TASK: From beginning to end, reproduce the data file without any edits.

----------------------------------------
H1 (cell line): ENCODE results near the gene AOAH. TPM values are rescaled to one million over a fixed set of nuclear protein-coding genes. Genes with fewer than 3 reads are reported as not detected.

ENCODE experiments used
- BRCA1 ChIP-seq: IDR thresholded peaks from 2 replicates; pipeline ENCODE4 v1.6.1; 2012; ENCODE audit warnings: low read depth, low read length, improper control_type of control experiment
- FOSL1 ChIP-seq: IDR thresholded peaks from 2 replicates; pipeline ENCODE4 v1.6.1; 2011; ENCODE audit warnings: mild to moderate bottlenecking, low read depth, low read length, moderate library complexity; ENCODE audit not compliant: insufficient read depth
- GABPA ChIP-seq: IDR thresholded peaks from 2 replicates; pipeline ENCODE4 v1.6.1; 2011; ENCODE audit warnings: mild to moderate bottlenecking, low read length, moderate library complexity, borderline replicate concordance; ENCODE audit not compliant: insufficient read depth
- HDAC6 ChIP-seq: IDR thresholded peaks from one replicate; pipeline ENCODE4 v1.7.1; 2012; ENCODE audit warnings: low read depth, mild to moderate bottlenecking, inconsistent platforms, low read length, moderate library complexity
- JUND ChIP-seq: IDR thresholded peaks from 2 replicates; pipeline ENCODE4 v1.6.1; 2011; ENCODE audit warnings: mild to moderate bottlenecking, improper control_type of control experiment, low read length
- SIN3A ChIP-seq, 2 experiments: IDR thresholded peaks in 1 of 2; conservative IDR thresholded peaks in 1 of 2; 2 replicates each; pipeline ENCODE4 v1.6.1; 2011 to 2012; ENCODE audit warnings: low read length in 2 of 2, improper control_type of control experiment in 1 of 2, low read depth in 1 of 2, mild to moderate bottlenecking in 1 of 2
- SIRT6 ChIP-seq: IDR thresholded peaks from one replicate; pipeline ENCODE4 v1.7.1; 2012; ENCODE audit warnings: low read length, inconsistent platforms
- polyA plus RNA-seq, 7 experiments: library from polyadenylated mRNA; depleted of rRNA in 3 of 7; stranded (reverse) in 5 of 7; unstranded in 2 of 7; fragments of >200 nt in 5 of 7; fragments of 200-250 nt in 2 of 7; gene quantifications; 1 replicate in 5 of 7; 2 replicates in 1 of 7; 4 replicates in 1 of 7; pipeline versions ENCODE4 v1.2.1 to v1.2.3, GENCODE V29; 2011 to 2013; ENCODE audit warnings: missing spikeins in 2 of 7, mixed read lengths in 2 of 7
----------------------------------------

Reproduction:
H1 (cell line): ENCODE results near the gene AOAH. TPM values are rescaled to one million over a fixed set of nuclear protein-coding genes. Genes with fewer than 3 reads are reported as not detected.

ENCODE experiments used
- BRCA1 ChIP-seq: IDR thresholded peaks from 2 replicates; pipeline ENCODE4 v1.6.1; 2012; ENCODE audit warnings: low read depth, low read length, improper control_type of control experiment
- FOSL1 ChIP-seq: IDR thresholded peaks from 2 replicates; pipeline ENCODE4 v1.6.1; 2011; ENCODE audit warnings: mild to moderate bottlenecking, low read depth, low read length, moderate library complexity; ENCODE audit not compliant: insufficient read depth
- GABPA ChIP-seq: IDR thresholded peaks from 2 replicates; pipeline ENCODE4 v1.6.1; 2011; ENCODE audit warnings: mild to moderate bottlenecking, low read length, moderate library complexity, borderline replicate concordance; ENCODE audit not compliant: insufficient read depth
- HDAC6 ChIP-seq: IDR thresholded peaks from one replicate; pipeline ENCODE4 v1.7.1; 2012; ENCODE audit warnings: low read depth, mild to moderate bottlenecking, inconsistent platforms, low read length, moderate library complexity
- JUND ChIP-seq: IDR thresholded peaks from 2 replicates; pipeline ENCODE4 v1.6.1; 2011; ENCODE audit warnings: mild to moderate bottlenecking, improper control_type of control experiment, low read length
- SIN3A ChIP-seq, 2 experiments: IDR thresholded peaks in 1 of 2; conservative IDR thresholded peaks in 1 of 2; 2 replicates each; pipeline ENCODE4 v1.6.1; 2011 to 2012; ENCODE audit warnings: low read length in 2 of 2, improper control_type of control experiment in 1 of 2, low read depth in 1 of 2, mild to moderate bottlenecking in 1 of 2
- SIRT6 ChIP-seq: IDR thresholded peaks from one replicate; pipeline ENCODE4 v1.7.1; 2012; ENCODE audit warnings: low read length, inconsistent platforms
- polyA plus RNA-seq, 7 experiments: library from polyadenylated mRNA; depleted of rRNA in 3 of 7; stranded (reverse) in 5 of 7; unstranded in 2 of 7; fragments of >200 nt in 5 of 7; fragments of 200-250 nt in 2 of 7; gene quantifications; 1 replicate in 5 of 7; 2 replicates in 1 of 7; 4 replicates in 1 of 7; pipeline versions ENCODE4 v1.2.1 to v1.2.3, GENCODE V29; 2011 to 2013; ENCODE audit warnings: missing spikeins in 2 of 7, mixed read lengths in 2 of 7